Ruining Your Favorite Movies: part II
Female characters in movies are rare enough. What’s worse is that the female characters we do have so often communicate such terrible messages that it’s almost better not to have them at all. Disney princess movies are an especially easy target for such criticism. Even Belle, the bookish uppity woman who rebuffed Gaston, lives out the dangerous mantra that too many battered women recite to themselves- “If I love him enough he will change!” Yikes.
But then, Mulan! She is perfect right? She is a Strong Female Character! Initially the victim of a patriarchal society, she takes action on behalf of the people she loves. The movie shows us how girls are only valued for being pretty and having babies- and intimates that this is a Bad Thing. What’s more is Mulan actually does pretty well at taking action. Even when her charade is revealed, she keeps on keeping on. The movie eventually has the characters make use of the society’s sexism against the bad guys (see where the guys dress up as concubines to get past the guards at the palace). What’s more is that for as often as Mulan is saved by someone else, she turns around and does some saving herself.
There are a few unsavory things about Mulan, and the primary one is said under the guise of praise for her by the Emperor right there in the movie itself: “You only meet a girl like that once every dynasty.” In other words Mulan succeeded because she was a special special snowflake. All the other girls? They’re good for looking pretty and having babies. Mulan could do all the things the guys could do because she was an exceptional woman. The unspoken message there is that women have a place, and only a few exceptional women are allowed to leave it.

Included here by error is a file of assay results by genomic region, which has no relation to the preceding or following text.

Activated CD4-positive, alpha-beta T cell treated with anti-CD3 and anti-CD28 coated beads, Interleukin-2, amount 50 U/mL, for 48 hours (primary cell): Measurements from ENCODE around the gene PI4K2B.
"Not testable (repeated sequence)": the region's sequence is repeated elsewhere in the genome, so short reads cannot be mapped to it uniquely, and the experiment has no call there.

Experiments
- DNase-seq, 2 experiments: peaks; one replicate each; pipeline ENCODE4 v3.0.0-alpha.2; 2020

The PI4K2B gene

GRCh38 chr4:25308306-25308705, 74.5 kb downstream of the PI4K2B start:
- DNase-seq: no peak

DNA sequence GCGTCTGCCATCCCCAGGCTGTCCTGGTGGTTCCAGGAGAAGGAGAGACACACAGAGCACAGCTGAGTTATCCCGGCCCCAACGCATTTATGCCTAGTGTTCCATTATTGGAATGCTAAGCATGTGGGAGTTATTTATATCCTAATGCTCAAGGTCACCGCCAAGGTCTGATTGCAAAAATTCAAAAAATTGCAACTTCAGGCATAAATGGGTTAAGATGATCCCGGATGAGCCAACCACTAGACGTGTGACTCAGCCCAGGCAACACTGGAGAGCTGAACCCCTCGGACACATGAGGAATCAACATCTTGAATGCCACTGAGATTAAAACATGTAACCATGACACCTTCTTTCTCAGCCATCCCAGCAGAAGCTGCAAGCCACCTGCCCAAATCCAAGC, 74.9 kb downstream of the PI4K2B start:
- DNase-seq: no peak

Another unsavory message is that patriarchy, and stuffing women into boxes, is something Other People do. It is not coincidental to me that the Disney movies which are most forthright about condemning institutional sexism are also the Disney movies which take place in non-Anglo/European settings (Aladdin, and Mulan). The only condemnable forms of sexism are comfortably wrapped up in a culture that looks little to nothing like what the presumed audience lives with daily, and/or closely identifies with. This way we can feel good about promoting Girl Power! while not having to worry about our kids** rejecting our own cultural mores.
Lastly, the movie just could not leave well enough alone. Mulan saved China, defeated the Huns, earned the praise of the Emperor, and learned that her Dad loved her even though she was bad at being a girl. But it just couldn’t end until she had a man too. Every so often there is a movie or book that has both male and female leads that don’t end up paired off by the end of it. Those are rare gems that will help boys and girls see each other as peers and friends rather than strictly as potential mates.
Don’t get me wrong, I’d rather plunk a little kid down in front of Mulan than in front of, say, Sleeping Beauty. But that said, I’d rather plunk a kid down in front of My Neighbor Totoro than Mulan. So what are we to do when even the rare and elusive strong female characters fall prey to reinforcing sexism? My personal sentiments are to “enjoy the entertainment, but chew before you swallow,” which is to say that one can enjoy a movie, or book or whatever, but be sure to critically examine it and the messages it promotes.
* Part I was my first post here over a year ago.
** I say kids specifically, rather than just daughters. We all seem alert to the damage some things can have to girls, but many of us over look the damage observing sexism can have on boys too. Restricting this message to girls is fighting only half the battle.